The idea for this painting by Lionel LeMoine FitzGerald (1890–1956), which takes as a subject a begonia sitting on a windowsill with a view to the wooded backyard behind his house, may have derived from a 1943 photograph. The Little Plant combines elements of both still life and landscape in a single picture. With its harmonious balance of realism and abstraction as well as beautiful colour and design elements, The Little Plant may be considered one of FitzGerald’s greatest achievements in paint. Here, the exuberant growth of the flowering plant indoors is counterpoint to the animated energy of the thick screen of trees outside.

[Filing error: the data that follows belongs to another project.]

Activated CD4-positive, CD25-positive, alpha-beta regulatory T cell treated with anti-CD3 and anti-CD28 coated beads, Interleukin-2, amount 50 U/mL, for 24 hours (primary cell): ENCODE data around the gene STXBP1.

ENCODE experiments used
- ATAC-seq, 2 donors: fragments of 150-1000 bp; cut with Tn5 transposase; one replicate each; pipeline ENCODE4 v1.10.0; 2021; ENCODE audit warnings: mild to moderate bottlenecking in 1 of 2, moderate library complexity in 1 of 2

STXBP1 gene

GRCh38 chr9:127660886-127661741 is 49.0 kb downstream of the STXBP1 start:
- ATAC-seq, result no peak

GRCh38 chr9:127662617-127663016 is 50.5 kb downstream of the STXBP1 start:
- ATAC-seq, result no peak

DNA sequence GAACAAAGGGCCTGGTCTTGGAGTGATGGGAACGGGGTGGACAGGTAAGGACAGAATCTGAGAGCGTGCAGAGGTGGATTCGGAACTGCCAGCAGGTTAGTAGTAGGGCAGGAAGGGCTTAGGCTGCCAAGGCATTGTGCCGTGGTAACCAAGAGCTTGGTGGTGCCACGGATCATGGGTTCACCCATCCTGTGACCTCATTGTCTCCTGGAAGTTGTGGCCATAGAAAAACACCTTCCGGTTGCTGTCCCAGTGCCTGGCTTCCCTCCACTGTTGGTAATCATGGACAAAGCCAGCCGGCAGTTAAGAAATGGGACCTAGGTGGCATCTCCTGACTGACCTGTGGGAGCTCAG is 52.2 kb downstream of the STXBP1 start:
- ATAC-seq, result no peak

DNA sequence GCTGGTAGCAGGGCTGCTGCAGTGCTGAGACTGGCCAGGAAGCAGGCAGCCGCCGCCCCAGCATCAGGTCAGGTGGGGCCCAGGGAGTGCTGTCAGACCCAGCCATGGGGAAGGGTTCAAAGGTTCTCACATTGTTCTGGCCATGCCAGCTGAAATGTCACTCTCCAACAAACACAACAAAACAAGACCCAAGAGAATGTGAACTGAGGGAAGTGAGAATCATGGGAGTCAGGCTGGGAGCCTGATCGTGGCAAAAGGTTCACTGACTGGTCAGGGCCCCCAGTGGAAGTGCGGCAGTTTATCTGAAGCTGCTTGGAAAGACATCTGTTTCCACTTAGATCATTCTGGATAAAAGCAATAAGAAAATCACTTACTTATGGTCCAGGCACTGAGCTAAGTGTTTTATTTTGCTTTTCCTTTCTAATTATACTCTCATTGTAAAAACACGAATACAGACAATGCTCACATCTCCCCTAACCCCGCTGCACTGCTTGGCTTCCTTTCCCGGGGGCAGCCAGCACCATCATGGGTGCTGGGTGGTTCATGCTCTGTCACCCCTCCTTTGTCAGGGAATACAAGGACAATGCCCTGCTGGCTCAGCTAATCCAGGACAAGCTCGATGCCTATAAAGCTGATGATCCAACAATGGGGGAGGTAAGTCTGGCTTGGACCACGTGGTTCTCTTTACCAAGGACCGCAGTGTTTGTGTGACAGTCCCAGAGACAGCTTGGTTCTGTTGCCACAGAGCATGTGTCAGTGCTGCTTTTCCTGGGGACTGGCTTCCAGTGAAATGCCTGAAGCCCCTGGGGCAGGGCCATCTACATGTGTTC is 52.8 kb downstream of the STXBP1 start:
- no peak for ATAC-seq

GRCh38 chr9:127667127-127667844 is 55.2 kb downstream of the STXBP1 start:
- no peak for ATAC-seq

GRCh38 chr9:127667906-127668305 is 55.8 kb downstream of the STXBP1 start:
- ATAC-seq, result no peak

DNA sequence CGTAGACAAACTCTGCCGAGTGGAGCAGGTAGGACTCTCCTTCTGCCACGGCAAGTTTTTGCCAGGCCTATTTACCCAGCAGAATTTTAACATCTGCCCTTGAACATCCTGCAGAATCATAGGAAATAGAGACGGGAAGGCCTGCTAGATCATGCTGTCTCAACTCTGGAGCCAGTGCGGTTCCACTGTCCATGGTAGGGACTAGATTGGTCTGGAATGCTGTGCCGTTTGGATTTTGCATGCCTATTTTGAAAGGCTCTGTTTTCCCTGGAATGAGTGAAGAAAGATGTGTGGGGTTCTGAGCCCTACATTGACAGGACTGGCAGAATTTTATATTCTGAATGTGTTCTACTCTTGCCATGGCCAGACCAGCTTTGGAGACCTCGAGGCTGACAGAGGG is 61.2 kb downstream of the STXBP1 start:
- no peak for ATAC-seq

Lionel LeMoine FitzGerald, The Little Plant, 1947

Lionel LeMoine FitzGerald, The Little Plant, 1947
Oil on canvas, 60.5 x 45.7 cm, McMichael Canadian Art Collection, Kleinburg, Ontario

FitzGerald’s greatest concern was to express a unity in all the elements of the picture so that indoors and outdoors were joined together as one living entity. By wresting a rhythmic geometry from the tangle of nature, FitzGerald creates a world at once more animated and more tranquil than what appeared before his eyes. Perhaps it was this dream-like coexistence of movement and stillness that made this painting the favourite of his daughter, Patricia.


This Spotlight is excerpted from Lionel LeMoine FitzGerald: Life & Work by Michael Parke-Taylor.

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